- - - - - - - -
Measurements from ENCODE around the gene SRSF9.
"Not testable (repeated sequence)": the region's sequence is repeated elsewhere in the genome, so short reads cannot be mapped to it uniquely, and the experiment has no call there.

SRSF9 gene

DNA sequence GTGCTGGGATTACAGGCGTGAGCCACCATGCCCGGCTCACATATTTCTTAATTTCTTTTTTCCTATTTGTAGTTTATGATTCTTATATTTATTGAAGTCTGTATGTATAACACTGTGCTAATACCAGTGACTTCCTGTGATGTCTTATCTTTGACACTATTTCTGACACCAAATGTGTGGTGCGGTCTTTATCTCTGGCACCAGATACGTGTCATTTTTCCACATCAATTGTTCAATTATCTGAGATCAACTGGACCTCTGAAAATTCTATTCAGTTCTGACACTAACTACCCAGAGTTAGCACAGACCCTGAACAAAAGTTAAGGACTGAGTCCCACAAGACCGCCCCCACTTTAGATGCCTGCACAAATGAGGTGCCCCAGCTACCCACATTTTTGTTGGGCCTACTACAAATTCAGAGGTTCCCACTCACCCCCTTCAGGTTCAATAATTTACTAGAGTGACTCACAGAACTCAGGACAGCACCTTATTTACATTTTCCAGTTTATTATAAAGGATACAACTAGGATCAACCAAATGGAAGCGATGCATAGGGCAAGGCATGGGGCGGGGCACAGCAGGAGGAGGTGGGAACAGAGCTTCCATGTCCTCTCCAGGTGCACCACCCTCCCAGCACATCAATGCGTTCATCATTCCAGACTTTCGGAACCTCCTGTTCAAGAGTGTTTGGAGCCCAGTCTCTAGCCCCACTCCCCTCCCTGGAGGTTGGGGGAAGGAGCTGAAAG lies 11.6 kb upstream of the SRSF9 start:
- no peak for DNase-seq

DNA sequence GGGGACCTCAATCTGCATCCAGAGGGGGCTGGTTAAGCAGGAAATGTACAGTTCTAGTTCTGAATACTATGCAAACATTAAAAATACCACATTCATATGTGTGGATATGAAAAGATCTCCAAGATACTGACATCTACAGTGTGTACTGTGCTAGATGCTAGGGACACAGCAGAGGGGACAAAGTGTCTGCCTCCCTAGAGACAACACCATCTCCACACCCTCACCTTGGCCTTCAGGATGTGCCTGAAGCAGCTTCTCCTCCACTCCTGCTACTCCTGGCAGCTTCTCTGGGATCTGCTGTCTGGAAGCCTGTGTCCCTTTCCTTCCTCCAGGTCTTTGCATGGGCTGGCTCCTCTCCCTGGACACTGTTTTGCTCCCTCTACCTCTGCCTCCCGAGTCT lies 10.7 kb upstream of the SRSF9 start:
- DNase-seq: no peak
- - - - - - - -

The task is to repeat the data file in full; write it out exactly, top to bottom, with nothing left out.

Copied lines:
Measurements from ENCODE around the gene SRSF9.
"Not testable (repeated sequence)": the region's sequence is repeated elsewhere in the genome, so short reads cannot be mapped to it uniquely, and the experiment has no call there.

SRSF9 gene

DNA sequence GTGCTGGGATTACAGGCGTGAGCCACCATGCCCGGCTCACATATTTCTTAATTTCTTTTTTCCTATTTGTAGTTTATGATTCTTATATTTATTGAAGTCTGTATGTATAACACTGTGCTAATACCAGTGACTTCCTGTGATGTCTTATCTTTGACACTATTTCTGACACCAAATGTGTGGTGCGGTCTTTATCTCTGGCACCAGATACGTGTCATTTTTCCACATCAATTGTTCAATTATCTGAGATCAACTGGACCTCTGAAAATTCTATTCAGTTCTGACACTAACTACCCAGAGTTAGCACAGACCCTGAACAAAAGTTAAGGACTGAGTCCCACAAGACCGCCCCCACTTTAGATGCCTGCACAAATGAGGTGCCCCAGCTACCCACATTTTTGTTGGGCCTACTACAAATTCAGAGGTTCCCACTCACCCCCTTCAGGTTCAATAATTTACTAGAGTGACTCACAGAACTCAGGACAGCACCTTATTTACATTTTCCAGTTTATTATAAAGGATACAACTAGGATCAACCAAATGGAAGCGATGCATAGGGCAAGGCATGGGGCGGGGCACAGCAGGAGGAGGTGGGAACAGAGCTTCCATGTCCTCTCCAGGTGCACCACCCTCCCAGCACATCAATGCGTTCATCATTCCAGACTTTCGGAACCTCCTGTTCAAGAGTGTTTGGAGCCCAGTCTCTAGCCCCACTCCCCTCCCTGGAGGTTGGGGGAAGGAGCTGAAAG lies 11.6 kb upstream of the SRSF9 start:
- no peak for DNase-seq

DNA sequence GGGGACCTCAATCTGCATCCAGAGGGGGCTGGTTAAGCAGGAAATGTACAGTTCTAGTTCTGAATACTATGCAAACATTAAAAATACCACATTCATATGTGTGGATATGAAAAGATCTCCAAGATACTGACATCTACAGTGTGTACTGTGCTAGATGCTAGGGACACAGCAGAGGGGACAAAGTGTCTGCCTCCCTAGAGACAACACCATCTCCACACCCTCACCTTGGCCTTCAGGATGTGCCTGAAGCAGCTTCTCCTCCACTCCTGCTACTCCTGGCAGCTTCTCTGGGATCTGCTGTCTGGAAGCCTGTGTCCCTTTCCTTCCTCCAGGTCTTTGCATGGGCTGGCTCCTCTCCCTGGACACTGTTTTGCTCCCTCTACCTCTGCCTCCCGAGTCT lies 10.7 kb upstream of the SRSF9 start:
- DNase-seq: no peak